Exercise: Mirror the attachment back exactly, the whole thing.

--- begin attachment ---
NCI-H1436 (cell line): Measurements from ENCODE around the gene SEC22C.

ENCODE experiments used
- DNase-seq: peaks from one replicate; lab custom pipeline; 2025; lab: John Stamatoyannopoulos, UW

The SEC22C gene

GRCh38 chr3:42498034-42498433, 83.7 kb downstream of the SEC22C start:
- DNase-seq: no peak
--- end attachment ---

NCI-H1436 (cell line): Measurements from ENCODE around the gene SEC22C.

ENCODE experiments used
- DNase-seq: peaks from one replicate; lab custom pipeline; 2025; lab: John Stamatoyannopoulos, UW

The SEC22C gene

GRCh38 chr3:42498034-42498433, 83.7 kb downstream of the SEC22C start:
- DNase-seq: no peak